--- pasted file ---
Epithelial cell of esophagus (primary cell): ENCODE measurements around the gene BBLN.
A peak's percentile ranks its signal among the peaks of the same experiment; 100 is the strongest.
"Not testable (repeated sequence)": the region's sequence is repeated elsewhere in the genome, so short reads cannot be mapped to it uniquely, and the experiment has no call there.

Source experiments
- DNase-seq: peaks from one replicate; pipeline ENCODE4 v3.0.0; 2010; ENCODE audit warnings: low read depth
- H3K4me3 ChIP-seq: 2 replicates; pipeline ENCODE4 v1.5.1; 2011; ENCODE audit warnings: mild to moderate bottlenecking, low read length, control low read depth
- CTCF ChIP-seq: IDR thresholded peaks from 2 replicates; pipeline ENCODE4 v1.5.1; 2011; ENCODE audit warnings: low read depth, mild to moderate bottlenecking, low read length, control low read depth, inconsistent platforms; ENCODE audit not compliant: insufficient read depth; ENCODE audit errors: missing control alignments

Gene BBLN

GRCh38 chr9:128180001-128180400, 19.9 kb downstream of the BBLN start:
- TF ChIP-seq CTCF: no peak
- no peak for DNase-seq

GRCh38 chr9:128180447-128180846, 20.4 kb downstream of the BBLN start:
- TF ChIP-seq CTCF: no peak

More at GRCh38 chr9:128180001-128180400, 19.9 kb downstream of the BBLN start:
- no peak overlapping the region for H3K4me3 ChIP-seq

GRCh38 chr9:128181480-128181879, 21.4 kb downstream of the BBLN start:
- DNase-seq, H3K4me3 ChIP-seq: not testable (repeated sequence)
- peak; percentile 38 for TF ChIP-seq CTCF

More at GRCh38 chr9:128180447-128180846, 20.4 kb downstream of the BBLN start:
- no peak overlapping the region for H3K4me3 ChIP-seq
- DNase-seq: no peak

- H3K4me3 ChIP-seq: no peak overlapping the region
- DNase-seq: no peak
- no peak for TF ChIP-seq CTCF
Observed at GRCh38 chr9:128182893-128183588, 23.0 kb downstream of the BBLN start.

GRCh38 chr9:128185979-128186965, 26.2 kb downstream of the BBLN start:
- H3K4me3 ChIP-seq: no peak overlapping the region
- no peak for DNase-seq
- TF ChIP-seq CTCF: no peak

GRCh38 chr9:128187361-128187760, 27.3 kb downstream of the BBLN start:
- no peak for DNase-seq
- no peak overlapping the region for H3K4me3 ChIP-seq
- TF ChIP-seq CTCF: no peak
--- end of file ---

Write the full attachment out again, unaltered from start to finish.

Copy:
Epithelial cell of esophagus (primary cell): ENCODE measurements around the gene BBLN.
A peak's percentile ranks its signal among the peaks of the same experiment; 100 is the strongest.
"Not testable (repeated sequence)": the region's sequence is repeated elsewhere in the genome, so short reads cannot be mapped to it uniquely, and the experiment has no call there.

Source experiments
- DNase-seq: peaks from one replicate; pipeline ENCODE4 v3.0.0; 2010; ENCODE audit warnings: low read depth
- H3K4me3 ChIP-seq: 2 replicates; pipeline ENCODE4 v1.5.1; 2011; ENCODE audit warnings: mild to moderate bottlenecking, low read length, control low read depth
- CTCF ChIP-seq: IDR thresholded peaks from 2 replicates; pipeline ENCODE4 v1.5.1; 2011; ENCODE audit warnings: low read depth, mild to moderate bottlenecking, low read length, control low read depth, inconsistent platforms; ENCODE audit not compliant: insufficient read depth; ENCODE audit errors: missing control alignments

Gene BBLN

GRCh38 chr9:128180001-128180400, 19.9 kb downstream of the BBLN start:
- TF ChIP-seq CTCF: no peak
- no peak for DNase-seq

GRCh38 chr9:128180447-128180846, 20.4 kb downstream of the BBLN start:
- TF ChIP-seq CTCF: no peak

More at GRCh38 chr9:128180001-128180400, 19.9 kb downstream of the BBLN start:
- no peak overlapping the region for H3K4me3 ChIP-seq

GRCh38 chr9:128181480-128181879, 21.4 kb downstream of the BBLN start:
- DNase-seq, H3K4me3 ChIP-seq: not testable (repeated sequence)
- peak; percentile 38 for TF ChIP-seq CTCF

More at GRCh38 chr9:128180447-128180846, 20.4 kb downstream of the BBLN start:
- no peak overlapping the region for H3K4me3 ChIP-seq
- DNase-seq: no peak

- H3K4me3 ChIP-seq: no peak overlapping the region
- DNase-seq: no peak
- no peak for TF ChIP-seq CTCF
Observed at GRCh38 chr9:128182893-128183588, 23.0 kb downstream of the BBLN start.

GRCh38 chr9:128185979-128186965, 26.2 kb downstream of the BBLN start:
- H3K4me3 ChIP-seq: no peak overlapping the region
- no peak for DNase-seq
- TF ChIP-seq CTCF: no peak

GRCh38 chr9:128187361-128187760, 27.3 kb downstream of the BBLN start:
- no peak for DNase-seq
- no peak overlapping the region for H3K4me3 ChIP-seq
- TF ChIP-seq CTCF: no peak